Bees 101: Bee Friendly Plants for the Honey Flow Season

Honey Flow is a Season for the Bees

The “honey flow” is when there is an abundance of nectar from the flower and trees that are blooming.  Honey flow can happen at different times of the year in different parts of the country.  The most common time is spring when everything is starting to bloom.  It is almost certain that once the Red Maples start to bloom in my area, about a month later the honey flow will be starting.

Red Maples in Bloom

Red Maples in Bloom

Honey Flow Season Varies From Year to Year (Depending on Weather)

This can vary from year to year.  The honey flow can be set back by colder temperatures or it can be sped up by warmer temperatures.   The amount of rain that is received can also determine how long the honey flow lasts.  Conditions with no rain will dry up the flowers and shorten the honey flow and good amounts of rain each week can extend the flowering time and extend the honey flow.

Dead Nettle – It’s Not a Weed !!

My yard is a myriad of different green plants.  Many people may say that I have a yard of weeds, but many of those “weeds” are food sources for my honeybees.  Dead Nettle is one of those plants.  It is a very important  source of both pollen and nectar in the early spring when there may be a shortage of other food sources.  I let it grow and bloom so that my bees can feast on the blooms.  A couple of other early spring sources of food for the bees are dandelion and clover.  Chuck the herbicide and keep the bees!

Dead Nettle

Dead Nettle

The Tulip Poplar – A Big Source of Nectar in The South

One of the best sources of nectar in the spring in my area is the Tulip Poplar flower.  It is a huge yellow, white and orange bloom that opens about 2-3 weeks after the tree has leafed out.  The flower is the perfect size for the honeybee to get into to draw out the nectar.  When this tree is blooming, it is very unlikely that the honeybee will  go to any other flower until this tree has stopped blooming.  In the South, this flower is the source of most of the spring nectar during the honey flow.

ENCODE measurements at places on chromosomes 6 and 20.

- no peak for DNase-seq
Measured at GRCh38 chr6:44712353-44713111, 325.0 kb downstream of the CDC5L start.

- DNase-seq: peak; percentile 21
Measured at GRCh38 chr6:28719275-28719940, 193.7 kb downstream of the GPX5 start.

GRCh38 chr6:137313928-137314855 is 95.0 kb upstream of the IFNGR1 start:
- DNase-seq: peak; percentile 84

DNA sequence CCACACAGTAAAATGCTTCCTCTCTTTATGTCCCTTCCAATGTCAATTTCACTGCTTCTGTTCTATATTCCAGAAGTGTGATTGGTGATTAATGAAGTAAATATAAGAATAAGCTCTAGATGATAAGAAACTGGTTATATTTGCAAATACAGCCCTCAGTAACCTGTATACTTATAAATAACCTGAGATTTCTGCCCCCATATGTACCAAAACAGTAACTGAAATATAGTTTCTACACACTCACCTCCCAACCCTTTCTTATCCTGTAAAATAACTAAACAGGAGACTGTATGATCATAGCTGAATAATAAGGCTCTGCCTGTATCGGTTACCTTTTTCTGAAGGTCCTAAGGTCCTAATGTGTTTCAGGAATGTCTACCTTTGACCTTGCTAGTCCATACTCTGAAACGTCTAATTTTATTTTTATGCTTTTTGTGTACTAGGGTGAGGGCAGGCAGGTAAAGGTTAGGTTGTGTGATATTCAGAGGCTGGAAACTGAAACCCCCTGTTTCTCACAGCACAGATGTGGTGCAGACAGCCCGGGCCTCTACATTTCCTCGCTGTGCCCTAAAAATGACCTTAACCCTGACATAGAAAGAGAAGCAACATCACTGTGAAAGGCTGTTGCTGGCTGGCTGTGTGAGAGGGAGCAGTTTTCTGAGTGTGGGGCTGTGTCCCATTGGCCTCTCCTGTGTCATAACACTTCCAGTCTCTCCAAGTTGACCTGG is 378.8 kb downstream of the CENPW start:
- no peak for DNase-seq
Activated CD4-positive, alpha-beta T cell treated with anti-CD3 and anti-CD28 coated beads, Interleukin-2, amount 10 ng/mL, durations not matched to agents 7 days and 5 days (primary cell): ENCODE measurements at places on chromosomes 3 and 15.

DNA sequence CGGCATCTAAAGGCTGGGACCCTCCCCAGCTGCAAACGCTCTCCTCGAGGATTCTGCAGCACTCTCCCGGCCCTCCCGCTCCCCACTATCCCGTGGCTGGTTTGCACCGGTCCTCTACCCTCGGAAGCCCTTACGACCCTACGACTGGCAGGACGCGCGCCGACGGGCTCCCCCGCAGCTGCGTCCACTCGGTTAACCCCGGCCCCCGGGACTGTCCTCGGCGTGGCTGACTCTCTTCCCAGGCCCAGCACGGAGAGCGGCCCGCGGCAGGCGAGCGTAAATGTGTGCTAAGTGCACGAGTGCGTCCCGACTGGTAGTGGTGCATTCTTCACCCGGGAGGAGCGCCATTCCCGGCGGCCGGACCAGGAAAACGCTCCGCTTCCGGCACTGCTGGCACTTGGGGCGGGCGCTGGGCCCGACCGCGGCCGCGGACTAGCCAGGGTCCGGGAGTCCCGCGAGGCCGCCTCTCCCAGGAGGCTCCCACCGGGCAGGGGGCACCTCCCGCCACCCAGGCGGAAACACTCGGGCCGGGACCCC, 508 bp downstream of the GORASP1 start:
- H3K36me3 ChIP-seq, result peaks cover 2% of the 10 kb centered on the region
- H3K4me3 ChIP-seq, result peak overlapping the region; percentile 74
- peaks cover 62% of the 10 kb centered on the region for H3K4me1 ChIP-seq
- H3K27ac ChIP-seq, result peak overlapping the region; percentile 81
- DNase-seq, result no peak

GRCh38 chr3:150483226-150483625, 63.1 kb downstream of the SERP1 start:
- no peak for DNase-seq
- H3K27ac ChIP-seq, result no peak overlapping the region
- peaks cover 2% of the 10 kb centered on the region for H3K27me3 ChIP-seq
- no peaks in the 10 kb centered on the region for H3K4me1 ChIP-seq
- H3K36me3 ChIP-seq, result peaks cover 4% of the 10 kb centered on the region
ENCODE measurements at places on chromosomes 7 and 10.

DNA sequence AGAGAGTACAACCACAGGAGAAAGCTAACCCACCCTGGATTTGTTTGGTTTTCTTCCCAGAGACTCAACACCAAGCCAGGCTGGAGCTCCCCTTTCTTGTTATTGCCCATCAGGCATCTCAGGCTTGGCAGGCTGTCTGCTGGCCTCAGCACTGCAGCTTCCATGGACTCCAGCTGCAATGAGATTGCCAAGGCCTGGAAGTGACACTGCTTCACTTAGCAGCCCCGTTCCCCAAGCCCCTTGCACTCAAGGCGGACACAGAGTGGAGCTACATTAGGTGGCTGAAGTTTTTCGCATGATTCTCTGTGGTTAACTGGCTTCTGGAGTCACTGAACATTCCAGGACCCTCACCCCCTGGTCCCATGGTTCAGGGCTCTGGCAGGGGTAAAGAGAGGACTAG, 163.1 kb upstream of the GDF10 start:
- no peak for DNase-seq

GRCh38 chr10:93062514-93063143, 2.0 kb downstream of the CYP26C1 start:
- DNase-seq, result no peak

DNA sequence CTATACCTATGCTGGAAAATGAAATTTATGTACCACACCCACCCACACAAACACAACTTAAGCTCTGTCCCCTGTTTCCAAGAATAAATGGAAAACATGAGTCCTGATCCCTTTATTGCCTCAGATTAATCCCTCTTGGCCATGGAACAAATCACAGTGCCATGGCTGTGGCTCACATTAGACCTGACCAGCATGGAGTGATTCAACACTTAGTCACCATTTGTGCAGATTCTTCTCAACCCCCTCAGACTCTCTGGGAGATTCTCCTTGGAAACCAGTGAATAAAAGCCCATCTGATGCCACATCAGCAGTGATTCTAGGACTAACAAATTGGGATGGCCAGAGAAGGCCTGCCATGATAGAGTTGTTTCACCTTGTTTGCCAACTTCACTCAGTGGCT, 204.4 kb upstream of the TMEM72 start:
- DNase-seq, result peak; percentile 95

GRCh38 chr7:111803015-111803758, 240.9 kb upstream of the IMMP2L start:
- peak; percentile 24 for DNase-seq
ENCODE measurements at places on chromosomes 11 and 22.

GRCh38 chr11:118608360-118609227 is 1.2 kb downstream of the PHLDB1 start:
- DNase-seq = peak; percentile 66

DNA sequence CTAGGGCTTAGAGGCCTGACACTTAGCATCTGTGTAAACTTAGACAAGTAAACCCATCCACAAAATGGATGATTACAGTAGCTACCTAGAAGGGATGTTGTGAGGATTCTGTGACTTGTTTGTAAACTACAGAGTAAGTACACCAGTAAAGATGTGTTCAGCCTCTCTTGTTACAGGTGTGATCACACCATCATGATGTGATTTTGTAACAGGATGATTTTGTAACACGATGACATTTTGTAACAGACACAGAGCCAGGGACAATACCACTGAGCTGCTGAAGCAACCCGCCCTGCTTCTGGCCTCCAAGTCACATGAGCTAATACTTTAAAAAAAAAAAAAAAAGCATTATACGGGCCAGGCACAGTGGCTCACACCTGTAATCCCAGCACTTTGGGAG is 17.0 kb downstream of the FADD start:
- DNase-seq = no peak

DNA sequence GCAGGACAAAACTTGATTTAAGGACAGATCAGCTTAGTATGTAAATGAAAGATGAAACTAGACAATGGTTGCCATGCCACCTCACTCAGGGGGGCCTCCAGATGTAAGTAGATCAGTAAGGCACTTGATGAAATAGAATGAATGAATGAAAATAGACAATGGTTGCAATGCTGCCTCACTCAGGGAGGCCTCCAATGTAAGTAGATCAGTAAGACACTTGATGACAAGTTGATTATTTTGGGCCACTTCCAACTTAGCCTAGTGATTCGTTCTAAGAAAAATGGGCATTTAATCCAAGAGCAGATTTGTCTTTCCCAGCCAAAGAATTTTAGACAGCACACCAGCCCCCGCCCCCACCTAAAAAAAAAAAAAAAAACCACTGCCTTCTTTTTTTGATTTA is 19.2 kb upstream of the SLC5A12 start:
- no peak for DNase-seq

Tulip Poplar Flower

Tulip Poplar Flower

Plant Bee Friendly Plants in Your Garden

You can grow flowers for the bees all summer long.  Some other sources of nectar and pollen for the bees are Bee Balm, Cat Mint, Hyssop, Sunflowers and lavendar…just to name a few.

Bee Balm

Bee Balm

 

Lavendar

Lavendar

How Honey Flow Leads to Honey for Us!

The bees take the nectar and pollen back to the hive to feed the young and the Queen, but during the honey flow there is an over abundance of nectar that the bees make into honey.  The bees will fill up the hive body first, because having their food close to the brood is very essential, but when the hive body is full, the bees need somewhere else to put the honey.  That is where me, the Beekeeper, will provide the bees with a “super”.  A “super” is half the height of  the hive body and fits directly on top of the hive body.  The reason that the super is half the size of the hive body is because a full super of honey can weigh 50 pounds.  The Beekeeper keeps a watchful eye on the super.  When it is full, he adds another, and another, and another, until honey flow is over.  The beekeeper knows when the honey flow is over when that last super just doesn’t fill up.

Keep following my blog posts on beekeeping.  Find out how we extract the honey!

For more bee-friendly plant info, see:

-Gladys Hutson
North Carolina -Union County Extension Master Gardener
Union County Beekeeper’s Assoc.

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2 Responses to “Bees 101: Bee Friendly Plants for the Honey Flow Season”

  1. Ray Eckhart says:

    I understand that in more temperate regions, the tulip poplar is also an important source of nectar, primarily because its bloom time comes later than most other spring flowers, before the relative dearth of summer sources.

  2. Gladys Hutson says:

    Thanks for the comment Ray. I am not sure how far north the tulip poplar flouishes, but in the South, it is a major source of nectar. While in bloom, the bees prefer it over most other blooming flowers.